The photo seen here isn't a screen capture from the last scene in Raiders of the Lost Ark.
No, these boxes contain medical marijuana business applications that have been gathering dust up until now. And I was invited along to watch the first of them get brushed off.
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Last week, we told you that nearly 200 MMJ business aps were sitting in limbo at the Medical Marijuana Enforcement Division offices, waiting for Denver officials to view them, verify the information and sign off on them. At the time, Denver officials weren't sure when they would even begin looking at them. But yesterday, Denver office of Excise and Licenses director Tom Downey and his staff trekked across town to the MMED to begin processing the boxes of information. For legal reasons, I wasn't allowed to review any of the applications, photograph any of the information or even touch the boxes (seriously). Most dispensary files looked as thick as your average paperback novel, though some were closer to unabridged-English-dictionary size. They were typically held together by thick rubber bands. The staff divided up the files using color tabs to differentiate dispensaries with just a grow, dispensaries with a grow and a marijuana-product (MIP) license, and stand-alone MIPs. Downey said the staff will now start the process of making sure the dispensaries, grows and MIPS meet city zoning laws as well as to verify they met all deadlines for applying. However, one setback to that has been the fee structure. Currently, a shop that has applied for a Medical marijuana center (MMC), a grow and an MIP all in one location would still have to pay three separate licensing fees to the city. A bill currently going through council would require only one application fee. Downey says that if his folks have collected fees from dispensaries now, they may run up against the issue of having to refund money later -- something that's not in the statutes and would cost the state a lot of money to process the refunds. For the few standalone MIP manufacturers, multiple fees won't be an issue, and Downey says his staff will be moving forward with processing those this month. That should provide time for the new city regulations to shake out while still affording them the opportunity to chip away at the mountain of paperwork. However, he still didn't have a timeline for when all the other chores could be completed.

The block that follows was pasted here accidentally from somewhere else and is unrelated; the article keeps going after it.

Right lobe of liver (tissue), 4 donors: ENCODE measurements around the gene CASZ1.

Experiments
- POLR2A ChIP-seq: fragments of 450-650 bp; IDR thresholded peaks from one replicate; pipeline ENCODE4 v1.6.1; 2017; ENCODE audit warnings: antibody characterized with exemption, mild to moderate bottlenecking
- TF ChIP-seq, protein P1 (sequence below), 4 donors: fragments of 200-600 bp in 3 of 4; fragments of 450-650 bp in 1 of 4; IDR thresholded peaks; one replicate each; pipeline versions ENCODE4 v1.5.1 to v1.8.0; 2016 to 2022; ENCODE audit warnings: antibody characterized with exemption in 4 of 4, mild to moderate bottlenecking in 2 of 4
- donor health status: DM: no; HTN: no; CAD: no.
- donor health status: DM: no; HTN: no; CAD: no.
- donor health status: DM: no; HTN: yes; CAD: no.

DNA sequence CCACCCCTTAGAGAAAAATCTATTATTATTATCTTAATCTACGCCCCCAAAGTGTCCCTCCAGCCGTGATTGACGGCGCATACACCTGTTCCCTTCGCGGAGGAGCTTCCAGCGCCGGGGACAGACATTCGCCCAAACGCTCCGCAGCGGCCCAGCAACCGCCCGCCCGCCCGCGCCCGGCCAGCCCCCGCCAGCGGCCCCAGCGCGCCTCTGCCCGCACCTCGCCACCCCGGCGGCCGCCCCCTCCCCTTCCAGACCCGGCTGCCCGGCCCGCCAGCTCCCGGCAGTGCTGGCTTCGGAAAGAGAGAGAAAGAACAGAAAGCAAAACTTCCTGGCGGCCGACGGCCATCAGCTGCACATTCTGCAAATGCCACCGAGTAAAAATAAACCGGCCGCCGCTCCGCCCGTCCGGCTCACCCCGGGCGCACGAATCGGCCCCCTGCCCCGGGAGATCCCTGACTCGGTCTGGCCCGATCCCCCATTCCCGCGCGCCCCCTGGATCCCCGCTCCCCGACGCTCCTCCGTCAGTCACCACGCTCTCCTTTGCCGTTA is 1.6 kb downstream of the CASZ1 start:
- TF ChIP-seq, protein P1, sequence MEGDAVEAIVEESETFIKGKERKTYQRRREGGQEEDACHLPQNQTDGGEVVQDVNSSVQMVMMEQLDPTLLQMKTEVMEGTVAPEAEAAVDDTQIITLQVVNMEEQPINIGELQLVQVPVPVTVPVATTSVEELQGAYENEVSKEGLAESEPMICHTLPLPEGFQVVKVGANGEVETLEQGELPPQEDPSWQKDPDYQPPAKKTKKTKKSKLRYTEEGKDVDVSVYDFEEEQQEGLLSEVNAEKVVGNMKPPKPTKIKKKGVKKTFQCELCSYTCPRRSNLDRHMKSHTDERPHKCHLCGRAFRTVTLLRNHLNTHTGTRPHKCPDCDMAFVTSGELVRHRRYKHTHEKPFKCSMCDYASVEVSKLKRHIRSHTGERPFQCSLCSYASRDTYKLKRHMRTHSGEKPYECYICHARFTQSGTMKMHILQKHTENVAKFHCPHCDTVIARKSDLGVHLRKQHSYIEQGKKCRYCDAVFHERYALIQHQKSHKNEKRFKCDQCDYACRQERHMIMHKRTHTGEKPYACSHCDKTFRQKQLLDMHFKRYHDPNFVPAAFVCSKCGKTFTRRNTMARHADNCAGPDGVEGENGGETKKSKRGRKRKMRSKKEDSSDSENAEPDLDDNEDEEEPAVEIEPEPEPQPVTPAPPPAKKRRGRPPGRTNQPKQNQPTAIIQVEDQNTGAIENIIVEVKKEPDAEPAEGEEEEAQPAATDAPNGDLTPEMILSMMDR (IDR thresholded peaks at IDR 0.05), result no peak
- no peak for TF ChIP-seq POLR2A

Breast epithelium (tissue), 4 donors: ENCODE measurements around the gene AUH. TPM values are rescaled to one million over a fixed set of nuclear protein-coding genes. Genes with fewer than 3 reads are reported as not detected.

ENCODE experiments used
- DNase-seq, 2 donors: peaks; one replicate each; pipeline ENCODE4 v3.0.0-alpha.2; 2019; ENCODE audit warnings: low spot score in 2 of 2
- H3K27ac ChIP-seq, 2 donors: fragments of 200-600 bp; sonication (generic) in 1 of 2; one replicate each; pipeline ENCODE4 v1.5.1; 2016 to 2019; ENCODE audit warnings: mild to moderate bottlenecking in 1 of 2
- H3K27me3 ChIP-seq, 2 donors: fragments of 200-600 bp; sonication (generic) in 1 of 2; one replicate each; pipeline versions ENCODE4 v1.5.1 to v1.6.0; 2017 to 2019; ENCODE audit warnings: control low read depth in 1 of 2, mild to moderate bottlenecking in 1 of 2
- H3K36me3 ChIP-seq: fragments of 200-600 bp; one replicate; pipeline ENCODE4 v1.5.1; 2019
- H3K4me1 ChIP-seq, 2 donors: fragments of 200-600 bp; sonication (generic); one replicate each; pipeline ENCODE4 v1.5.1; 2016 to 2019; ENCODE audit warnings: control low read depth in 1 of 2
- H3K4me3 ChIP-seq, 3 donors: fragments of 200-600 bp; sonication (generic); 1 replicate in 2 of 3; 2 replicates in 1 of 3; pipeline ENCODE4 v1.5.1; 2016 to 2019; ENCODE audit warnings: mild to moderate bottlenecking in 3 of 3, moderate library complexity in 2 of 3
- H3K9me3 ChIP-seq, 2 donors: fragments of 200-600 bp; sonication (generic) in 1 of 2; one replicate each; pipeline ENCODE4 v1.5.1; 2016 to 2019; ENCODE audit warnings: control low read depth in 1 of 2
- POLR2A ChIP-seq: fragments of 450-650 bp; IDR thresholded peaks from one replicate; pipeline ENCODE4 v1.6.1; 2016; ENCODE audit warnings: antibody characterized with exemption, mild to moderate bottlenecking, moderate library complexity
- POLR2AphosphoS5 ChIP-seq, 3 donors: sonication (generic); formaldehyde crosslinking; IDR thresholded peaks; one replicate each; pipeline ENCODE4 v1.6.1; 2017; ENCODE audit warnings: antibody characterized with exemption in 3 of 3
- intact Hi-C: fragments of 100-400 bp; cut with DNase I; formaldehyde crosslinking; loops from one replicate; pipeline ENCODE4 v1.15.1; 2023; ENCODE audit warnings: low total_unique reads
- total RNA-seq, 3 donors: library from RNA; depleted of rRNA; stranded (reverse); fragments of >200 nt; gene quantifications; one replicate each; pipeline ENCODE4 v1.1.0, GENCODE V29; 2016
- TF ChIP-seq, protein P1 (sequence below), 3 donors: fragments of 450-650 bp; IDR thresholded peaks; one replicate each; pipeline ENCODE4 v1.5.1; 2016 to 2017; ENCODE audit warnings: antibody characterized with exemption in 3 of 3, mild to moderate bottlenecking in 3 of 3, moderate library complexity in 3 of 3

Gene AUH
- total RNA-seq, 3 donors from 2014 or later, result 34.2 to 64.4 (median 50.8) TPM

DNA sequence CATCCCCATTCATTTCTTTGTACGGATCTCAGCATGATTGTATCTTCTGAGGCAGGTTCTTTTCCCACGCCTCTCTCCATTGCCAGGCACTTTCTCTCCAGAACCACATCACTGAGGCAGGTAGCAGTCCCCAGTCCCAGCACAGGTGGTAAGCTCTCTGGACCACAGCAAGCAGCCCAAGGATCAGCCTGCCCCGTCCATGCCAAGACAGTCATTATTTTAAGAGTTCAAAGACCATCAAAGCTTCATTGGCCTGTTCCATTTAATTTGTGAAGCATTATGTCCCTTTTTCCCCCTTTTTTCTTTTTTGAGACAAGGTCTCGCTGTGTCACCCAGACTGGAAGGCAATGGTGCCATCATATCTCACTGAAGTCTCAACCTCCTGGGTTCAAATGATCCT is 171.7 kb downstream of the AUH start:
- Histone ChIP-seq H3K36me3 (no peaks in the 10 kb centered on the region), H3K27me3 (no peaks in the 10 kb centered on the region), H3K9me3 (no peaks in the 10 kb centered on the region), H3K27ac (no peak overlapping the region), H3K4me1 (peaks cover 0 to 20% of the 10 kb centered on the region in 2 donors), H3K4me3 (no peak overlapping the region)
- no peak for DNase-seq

More from our Calhoun: Wake-Up Call archive: "Medical marijuana licensing more liberal in Denver than in Boulder?"
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